One of the unfortunate characteristics of many successful businessmen is that they tend to believe that their business acumen gives them some insight into the workings of the economy and offers them knowledge of proper economic policy. In reality, that couldn’t be further from the truth. Economics and business, while they may inform one another, are two separate fields, and expertise in one doesn’t automatically confer any knowledge whatsoever about the other. One need only look at the failure of firms advised by Nobel Prize-winning economists to realize that economists aren’t the best predictors of the business climate, or look at business owners who mistakenly think that raising wages either unilaterally or by government fiat will lead to prosperity, to realize that economists make lousy businessmen and that businessmen make lousy economists. But that doesn’t stop them from trying.
British billionaire Richard Branson has recently crossed that line by advocating for a universal basic income in the United States and Europe. According to Branson, the increasing adoption of automation and artificial intelligence will put many people out of jobs, and governments will have to provide for those people. He believes that “It’s a disgrace to see people sleeping on the streets with this material wealth all around them.” But a universal basic income is a horrible idea that not only won’t solve the problem of inequality but will rather make things worse for everyone.
In order to come up with the money for a universal basic income, governments will either have to take money from productive members of society through taxation or create new money out of thin air. If they take more money through taxation, they reduce the amount of productive activity that goes on in society. Reducing production in order to give money to people who don’t have jobs and will have even less incentive to find jobs once they’re receiving a basic income will just lead to economic stagnation.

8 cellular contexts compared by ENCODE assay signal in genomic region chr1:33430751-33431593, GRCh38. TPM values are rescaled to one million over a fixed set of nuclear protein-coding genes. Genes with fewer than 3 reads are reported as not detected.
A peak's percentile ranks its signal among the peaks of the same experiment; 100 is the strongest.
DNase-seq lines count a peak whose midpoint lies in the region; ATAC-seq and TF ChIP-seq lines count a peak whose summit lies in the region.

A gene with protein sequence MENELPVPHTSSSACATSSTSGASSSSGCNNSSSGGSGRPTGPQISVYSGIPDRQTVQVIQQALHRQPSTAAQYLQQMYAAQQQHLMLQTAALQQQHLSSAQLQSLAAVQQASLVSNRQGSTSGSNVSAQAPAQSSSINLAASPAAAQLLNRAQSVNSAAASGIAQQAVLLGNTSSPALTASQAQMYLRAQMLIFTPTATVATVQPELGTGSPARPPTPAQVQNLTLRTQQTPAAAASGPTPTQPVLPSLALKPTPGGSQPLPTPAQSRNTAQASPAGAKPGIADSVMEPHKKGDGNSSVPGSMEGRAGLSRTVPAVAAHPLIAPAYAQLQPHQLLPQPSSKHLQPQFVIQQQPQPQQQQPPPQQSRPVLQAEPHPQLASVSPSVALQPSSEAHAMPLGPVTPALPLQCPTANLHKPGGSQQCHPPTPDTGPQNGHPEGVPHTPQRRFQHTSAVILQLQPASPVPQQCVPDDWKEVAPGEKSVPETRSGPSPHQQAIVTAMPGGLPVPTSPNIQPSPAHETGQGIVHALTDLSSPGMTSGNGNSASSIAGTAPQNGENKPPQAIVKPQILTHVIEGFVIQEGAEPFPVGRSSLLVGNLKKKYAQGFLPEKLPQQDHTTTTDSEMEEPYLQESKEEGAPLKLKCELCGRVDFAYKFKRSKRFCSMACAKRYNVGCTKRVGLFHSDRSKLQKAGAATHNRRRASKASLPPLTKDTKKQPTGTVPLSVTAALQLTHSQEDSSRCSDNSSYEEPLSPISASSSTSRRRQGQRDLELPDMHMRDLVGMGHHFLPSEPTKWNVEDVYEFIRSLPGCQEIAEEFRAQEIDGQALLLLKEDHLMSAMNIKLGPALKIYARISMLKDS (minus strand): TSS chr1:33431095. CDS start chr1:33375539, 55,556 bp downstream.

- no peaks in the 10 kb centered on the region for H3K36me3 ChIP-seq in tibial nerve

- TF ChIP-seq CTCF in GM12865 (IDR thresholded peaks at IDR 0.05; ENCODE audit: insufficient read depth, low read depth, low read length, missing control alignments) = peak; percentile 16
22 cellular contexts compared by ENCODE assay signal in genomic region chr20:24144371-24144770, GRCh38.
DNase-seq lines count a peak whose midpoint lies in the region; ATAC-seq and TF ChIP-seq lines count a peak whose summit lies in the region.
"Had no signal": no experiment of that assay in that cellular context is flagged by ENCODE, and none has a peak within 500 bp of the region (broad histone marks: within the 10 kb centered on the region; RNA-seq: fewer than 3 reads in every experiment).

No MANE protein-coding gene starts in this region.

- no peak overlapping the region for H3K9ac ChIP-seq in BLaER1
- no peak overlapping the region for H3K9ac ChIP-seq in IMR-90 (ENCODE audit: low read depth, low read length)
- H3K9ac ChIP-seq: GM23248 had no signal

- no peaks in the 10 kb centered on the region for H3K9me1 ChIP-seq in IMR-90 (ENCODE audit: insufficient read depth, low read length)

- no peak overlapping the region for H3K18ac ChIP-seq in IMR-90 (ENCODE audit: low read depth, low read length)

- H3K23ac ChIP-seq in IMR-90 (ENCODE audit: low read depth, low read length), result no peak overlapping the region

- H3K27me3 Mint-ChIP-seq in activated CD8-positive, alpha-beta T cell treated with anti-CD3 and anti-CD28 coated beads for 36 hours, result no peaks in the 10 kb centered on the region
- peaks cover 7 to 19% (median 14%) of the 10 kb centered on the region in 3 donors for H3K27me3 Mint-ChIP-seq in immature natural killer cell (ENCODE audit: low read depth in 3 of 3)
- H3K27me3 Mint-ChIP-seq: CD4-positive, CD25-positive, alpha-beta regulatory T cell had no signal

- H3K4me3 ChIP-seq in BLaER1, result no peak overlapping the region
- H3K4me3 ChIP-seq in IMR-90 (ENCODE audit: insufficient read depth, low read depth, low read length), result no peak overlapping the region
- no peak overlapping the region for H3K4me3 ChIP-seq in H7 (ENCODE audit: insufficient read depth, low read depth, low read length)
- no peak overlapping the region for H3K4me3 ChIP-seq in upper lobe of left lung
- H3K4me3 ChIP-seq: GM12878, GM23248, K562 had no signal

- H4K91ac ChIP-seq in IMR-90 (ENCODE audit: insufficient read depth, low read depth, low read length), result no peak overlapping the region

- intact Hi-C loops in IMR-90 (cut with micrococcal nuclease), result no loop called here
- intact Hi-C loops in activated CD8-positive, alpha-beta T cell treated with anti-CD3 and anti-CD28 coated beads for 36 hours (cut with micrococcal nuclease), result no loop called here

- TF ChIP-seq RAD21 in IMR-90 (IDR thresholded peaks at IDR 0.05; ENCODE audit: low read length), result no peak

If the money for the basic income comes from newly created money, then that’s just inflating the money supply, allowing new money to compete for the same amount of goods, which will result in increased prices. Pretty soon the basic income won’t be enough and we’ll hear calls for doubling it, tripling it, or quadrupling it to keep up with the rise in prices. Of course, that will end up being the real debate, the size of the monthly basic income check. Because of the rise in prices that will result, that universal basic income will keep rising and rising and rising.
And that brings up another important point. If, say, $1,000 a month is a good start, why not just give everyone in the country $1 million a month. Then we’d all be rich and we wouldn’t have to worry about poverty and inequality, right? Of course, everyone sees the absurdity of such a “solution,” that money does not equal wealth and that creating new money to give it away to people will just result in hyperinflation and astronomical price increases. We saw what happened in Zimbabwe when the government tried to print its way to prosperity. So why do people who should know better continue to advocate for policies that will have the same effect, only on a smaller scale?